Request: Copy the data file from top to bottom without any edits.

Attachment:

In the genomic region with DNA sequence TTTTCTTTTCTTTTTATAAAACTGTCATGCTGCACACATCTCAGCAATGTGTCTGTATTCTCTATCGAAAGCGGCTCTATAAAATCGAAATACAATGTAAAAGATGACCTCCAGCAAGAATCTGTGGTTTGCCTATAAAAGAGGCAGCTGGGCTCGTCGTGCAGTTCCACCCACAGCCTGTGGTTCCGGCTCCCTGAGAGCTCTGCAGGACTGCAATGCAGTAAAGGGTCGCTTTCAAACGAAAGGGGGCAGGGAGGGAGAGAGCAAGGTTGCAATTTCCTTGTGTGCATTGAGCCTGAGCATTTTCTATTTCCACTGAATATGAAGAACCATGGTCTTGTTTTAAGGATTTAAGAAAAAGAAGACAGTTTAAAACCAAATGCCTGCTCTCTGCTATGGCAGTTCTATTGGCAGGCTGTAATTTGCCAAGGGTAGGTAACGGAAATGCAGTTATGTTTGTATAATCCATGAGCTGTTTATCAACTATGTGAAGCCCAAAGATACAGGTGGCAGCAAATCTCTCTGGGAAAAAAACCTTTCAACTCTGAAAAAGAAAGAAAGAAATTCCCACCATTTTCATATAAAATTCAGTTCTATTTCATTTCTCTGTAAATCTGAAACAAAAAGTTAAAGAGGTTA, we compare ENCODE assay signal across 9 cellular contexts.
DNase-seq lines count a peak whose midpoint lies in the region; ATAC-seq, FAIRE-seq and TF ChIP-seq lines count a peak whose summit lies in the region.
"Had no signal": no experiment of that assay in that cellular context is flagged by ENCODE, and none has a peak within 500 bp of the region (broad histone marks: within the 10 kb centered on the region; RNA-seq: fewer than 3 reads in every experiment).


In the genomic region with DNA sequence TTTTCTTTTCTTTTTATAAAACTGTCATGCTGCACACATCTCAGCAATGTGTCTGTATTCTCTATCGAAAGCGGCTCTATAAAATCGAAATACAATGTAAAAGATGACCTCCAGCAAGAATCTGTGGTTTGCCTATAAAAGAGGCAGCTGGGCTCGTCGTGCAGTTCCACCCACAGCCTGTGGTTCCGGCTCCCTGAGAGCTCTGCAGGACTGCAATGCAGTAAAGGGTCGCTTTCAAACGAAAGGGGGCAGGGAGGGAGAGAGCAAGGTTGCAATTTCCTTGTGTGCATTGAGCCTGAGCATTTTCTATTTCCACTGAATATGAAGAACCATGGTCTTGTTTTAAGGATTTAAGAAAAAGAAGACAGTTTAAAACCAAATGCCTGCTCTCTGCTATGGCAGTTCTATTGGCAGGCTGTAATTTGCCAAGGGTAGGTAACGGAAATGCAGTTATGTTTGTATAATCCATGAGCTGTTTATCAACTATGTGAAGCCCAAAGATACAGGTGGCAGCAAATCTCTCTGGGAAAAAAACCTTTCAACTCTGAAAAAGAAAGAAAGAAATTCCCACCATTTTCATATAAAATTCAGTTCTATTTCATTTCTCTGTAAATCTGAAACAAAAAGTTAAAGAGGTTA, we compare ENCODE assay signal across 9 cellular contexts.
DNase-seq lines count a peak whose midpoint lies in the region; ATAC-seq, FAIRE-seq and TF ChIP-seq lines count a peak whose summit lies in the region.
"Had no signal": no experiment of that assay in that cellular context is flagged by ENCODE, and none has a peak within 500 bp of the region (broad histone marks: within the 10 kb centered on the region; RNA-seq: fewer than 3 reads in every experiment).